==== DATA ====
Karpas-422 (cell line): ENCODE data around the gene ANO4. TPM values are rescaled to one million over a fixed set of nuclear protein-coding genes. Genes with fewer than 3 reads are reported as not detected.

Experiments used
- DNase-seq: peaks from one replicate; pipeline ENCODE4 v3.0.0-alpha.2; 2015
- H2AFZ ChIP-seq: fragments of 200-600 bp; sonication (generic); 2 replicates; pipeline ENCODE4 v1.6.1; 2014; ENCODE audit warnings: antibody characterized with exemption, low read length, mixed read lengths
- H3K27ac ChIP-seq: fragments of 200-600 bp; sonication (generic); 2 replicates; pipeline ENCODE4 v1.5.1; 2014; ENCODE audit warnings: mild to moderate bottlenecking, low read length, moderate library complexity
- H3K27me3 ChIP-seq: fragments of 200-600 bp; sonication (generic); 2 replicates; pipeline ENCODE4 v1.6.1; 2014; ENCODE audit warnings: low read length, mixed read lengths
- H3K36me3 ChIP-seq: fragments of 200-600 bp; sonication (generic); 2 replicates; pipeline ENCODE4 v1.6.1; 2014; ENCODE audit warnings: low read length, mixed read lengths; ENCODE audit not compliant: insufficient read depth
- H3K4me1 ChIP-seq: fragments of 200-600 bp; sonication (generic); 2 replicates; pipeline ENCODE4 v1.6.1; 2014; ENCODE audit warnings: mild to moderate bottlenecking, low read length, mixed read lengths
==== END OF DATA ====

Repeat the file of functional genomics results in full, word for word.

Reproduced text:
Karpas-422 (cell line): ENCODE data around the gene ANO4. TPM values are rescaled to one million over a fixed set of nuclear protein-coding genes. Genes with fewer than 3 reads are reported as not detected.

Experiments used
- DNase-seq: peaks from one replicate; pipeline ENCODE4 v3.0.0-alpha.2; 2015
- H2AFZ ChIP-seq: fragments of 200-600 bp; sonication (generic); 2 replicates; pipeline ENCODE4 v1.6.1; 2014; ENCODE audit warnings: antibody characterized with exemption, low read length, mixed read lengths
- H3K27ac ChIP-seq: fragments of 200-600 bp; sonication (generic); 2 replicates; pipeline ENCODE4 v1.5.1; 2014; ENCODE audit warnings: mild to moderate bottlenecking, low read length, moderate library complexity
- H3K27me3 ChIP-seq: fragments of 200-600 bp; sonication (generic); 2 replicates; pipeline ENCODE4 v1.6.1; 2014; ENCODE audit warnings: low read length, mixed read lengths
- H3K36me3 ChIP-seq: fragments of 200-600 bp; sonication (generic); 2 replicates; pipeline ENCODE4 v1.6.1; 2014; ENCODE audit warnings: low read length, mixed read lengths; ENCODE audit not compliant: insufficient read depth
- H3K4me1 ChIP-seq: fragments of 200-600 bp; sonication (generic); 2 replicates; pipeline ENCODE4 v1.6.1; 2014; ENCODE audit warnings: mild to moderate bottlenecking, low read length, mixed read lengths